187
187
AN ARCHAIC BRONZE RITUAL WINE VESSEL (ZUN) SHANG DYNASTY, YINXU PERIOD
Estimate
180,000200,000
JUMP TO LOT
187
AN ARCHAIC BRONZE RITUAL WINE VESSEL (ZUN) SHANG DYNASTY, YINXU PERIOD
Estimate
180,000200,000
JUMP TO LOT

Details & Cataloguing

Important Chinese Art

|
New York

AN ARCHAIC BRONZE RITUAL WINE VESSEL (ZUN) SHANG DYNASTY, YINXU PERIOD
cast with a tall spreading foot supporting a globular body surmounted by a trumpet neck, the sides of the belly cast with three dissolved taotie masks, their horns, jaws, and other features abstractly rendered in low-relief hooked curls and the hemispherical eyes emerging in high relief, a procession of kuilong marching in the band above, the angled shoulder with a band of three simplified taotie masks aligned with their counterparts below, the center of each superimposed with a bovine mask in high relief, the foot and lower neck each cast with two parallel string-relief bands, the dark olive-gray patina mottled with various tones of green and brownish-red oxidation
Height 8 1/2  in., 21.6 cm
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Provenance

Collection of Arthur M. Sackler (1913-1987).

Literature

Robert W. Bagley, Shang Ritual Bronzes from the Arthur M. Sackler Collections, Washington D.C., 1987, pl. 45.

Catalogue Note

The origin of the zun form is discussed by Robert W. Bagley in Shang Ritual Bronzes from the Arthur M. Sackler Collections, Washington D.C., 1987, p. 265, where he observes that zun seem to have evolved from the earlier leiZun was one of the more popular forms during the first half of the Anyang period, and produced in a variety of sizes and proportions of the three sections. 

The development and flourishing of the bronze workshops in Anyang coincided with the establishment of the Shang capital to the modern-day village of Xiaotun, near Anyang, by King Wuding (r. circa 1250-1192 BC). With his conquest of the Jiangnan regions, bronze factories in the south were destroyed and the artisans were transferred to Anyang.  Bronze vessels of Anyang are characterized by highly ornate designs that often incorporate zoomorphic features. Crafted using piece-mold casting, sharp, bold designs as seen on the present were achieved. For a thorough analysis on the development of bronze workmanship during this time, see Su Rongyu, ‘Bronze-Casting Technology in the Late Shang Dynasty’, Mirroring China’s Past. Emperors, Scholars, and their Bronzes, The Art Institute of Chicago, 2018, pp 32-37.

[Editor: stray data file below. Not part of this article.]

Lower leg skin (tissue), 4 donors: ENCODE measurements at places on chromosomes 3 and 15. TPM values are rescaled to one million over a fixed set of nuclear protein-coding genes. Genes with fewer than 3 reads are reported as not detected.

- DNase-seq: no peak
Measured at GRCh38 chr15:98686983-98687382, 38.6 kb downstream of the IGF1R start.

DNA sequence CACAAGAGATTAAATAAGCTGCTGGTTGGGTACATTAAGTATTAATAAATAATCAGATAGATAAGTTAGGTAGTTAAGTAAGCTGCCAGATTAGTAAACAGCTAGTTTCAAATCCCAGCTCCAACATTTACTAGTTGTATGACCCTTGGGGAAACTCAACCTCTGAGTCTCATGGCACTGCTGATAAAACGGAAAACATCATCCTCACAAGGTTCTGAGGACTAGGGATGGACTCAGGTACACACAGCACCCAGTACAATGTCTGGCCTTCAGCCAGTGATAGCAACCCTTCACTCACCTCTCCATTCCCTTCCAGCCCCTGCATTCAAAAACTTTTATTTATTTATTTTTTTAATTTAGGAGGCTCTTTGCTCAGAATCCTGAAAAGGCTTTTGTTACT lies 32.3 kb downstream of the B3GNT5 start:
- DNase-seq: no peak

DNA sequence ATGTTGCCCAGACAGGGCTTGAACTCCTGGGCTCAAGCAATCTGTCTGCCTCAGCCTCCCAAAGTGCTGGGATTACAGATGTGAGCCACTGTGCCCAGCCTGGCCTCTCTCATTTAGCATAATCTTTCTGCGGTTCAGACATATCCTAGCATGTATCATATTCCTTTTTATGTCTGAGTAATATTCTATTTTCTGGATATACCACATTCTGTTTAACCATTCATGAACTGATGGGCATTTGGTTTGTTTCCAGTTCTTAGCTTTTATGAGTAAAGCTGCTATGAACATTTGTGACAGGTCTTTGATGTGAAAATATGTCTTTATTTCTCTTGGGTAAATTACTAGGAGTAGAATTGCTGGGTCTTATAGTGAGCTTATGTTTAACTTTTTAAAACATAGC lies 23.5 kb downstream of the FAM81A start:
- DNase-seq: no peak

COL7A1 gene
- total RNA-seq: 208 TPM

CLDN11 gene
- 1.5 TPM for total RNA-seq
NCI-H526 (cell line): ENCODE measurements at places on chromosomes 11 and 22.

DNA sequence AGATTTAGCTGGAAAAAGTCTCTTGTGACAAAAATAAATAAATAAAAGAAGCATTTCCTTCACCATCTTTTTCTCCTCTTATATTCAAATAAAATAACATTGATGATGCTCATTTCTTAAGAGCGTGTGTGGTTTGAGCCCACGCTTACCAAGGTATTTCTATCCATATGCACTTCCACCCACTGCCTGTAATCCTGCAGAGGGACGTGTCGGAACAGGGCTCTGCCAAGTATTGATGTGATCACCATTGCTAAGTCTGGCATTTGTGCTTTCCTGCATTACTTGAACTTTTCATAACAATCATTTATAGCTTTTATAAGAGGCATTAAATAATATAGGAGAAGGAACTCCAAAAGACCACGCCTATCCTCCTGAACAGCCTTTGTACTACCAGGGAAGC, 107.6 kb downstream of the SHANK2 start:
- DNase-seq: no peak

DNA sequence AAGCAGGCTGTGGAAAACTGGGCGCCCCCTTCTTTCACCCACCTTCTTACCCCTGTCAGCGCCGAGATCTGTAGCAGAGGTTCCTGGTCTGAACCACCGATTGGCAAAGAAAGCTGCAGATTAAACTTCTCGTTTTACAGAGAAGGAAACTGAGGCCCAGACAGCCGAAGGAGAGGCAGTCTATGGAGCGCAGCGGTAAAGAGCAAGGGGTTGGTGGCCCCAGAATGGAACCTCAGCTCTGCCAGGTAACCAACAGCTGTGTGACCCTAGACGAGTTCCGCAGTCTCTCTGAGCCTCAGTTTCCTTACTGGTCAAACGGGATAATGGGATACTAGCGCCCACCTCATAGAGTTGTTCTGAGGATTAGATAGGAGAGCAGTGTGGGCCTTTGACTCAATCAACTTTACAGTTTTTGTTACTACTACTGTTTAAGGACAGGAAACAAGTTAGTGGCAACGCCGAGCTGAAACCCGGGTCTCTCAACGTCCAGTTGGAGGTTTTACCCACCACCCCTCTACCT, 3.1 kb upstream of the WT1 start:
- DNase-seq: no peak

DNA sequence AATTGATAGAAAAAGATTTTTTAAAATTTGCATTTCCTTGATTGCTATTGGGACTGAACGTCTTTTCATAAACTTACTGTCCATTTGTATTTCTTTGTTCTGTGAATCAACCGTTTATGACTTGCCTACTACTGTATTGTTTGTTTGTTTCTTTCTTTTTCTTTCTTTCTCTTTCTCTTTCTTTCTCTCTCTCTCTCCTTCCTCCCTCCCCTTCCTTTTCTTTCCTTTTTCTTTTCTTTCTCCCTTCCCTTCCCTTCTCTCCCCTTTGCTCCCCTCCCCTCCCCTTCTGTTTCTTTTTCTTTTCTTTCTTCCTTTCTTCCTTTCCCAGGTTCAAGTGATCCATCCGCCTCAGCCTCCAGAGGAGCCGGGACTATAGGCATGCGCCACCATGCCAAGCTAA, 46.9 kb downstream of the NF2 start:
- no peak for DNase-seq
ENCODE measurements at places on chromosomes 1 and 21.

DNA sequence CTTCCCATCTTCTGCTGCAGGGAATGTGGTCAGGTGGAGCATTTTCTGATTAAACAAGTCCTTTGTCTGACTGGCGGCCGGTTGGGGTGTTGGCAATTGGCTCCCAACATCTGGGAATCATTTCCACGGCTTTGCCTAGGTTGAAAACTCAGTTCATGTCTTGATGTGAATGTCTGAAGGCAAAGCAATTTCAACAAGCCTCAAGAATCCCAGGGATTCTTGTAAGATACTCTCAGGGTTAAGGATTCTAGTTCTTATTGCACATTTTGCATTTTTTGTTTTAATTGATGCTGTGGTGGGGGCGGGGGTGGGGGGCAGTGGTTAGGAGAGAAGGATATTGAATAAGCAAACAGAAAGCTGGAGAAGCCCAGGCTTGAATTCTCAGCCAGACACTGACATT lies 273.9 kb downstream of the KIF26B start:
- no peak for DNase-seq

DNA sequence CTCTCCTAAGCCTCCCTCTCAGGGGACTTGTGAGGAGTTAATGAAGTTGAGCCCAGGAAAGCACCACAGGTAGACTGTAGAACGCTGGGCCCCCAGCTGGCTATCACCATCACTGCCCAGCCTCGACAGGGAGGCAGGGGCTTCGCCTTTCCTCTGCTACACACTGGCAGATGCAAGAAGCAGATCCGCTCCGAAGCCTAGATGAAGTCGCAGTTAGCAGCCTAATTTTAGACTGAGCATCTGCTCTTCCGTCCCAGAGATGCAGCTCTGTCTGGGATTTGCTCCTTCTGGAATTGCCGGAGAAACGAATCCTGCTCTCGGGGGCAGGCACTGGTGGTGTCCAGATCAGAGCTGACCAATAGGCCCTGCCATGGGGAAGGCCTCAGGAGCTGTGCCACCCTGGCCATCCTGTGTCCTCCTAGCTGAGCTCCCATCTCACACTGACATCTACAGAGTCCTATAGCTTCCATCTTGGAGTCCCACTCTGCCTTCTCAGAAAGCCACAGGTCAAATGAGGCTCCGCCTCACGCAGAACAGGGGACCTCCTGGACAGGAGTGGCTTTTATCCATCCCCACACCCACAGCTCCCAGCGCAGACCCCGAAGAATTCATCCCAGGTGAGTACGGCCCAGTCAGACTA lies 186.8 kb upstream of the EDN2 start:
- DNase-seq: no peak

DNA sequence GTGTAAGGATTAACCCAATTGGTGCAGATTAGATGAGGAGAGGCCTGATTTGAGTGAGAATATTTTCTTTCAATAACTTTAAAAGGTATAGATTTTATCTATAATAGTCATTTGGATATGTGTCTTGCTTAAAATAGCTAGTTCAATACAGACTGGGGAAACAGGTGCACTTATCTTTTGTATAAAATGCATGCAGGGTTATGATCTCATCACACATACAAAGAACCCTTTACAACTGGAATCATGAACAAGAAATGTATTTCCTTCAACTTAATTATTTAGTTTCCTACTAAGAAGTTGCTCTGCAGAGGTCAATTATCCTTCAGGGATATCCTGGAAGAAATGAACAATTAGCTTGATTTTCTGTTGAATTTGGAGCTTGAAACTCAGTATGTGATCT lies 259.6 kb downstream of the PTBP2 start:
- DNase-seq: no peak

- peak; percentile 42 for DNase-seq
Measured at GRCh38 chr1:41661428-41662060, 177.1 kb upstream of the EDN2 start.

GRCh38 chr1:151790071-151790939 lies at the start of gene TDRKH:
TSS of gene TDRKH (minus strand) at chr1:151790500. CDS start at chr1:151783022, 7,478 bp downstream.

zun of this type, in the National Palace Museum, Taipei, was included in the museum’s exhibition Shang Ritual Bronzes in the National Palace Museum Collection, 1998, cat. no. 53; one in the Hunan Provincial Museum, is illustrated in Zhongguo qingtongqi quanji, vol. 4, Beijing, 1998, pls 117 and 118; and another, in the Brooklyn Museum, New York, is included in Robert W. Bagley, op. cit., p. 281, fig. 45.1. Further related zun include one sold twice in our London rooms, 13th November 2002, lot 34, and again 12th May 2010, lot 16; and two sold in these rooms, 11th September 2012, the first of similar size, lot 146, and the second of larger size and from Yamanaka Co. Ltd., and J.T. Tai, lot 159.

Important Chinese Art

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New York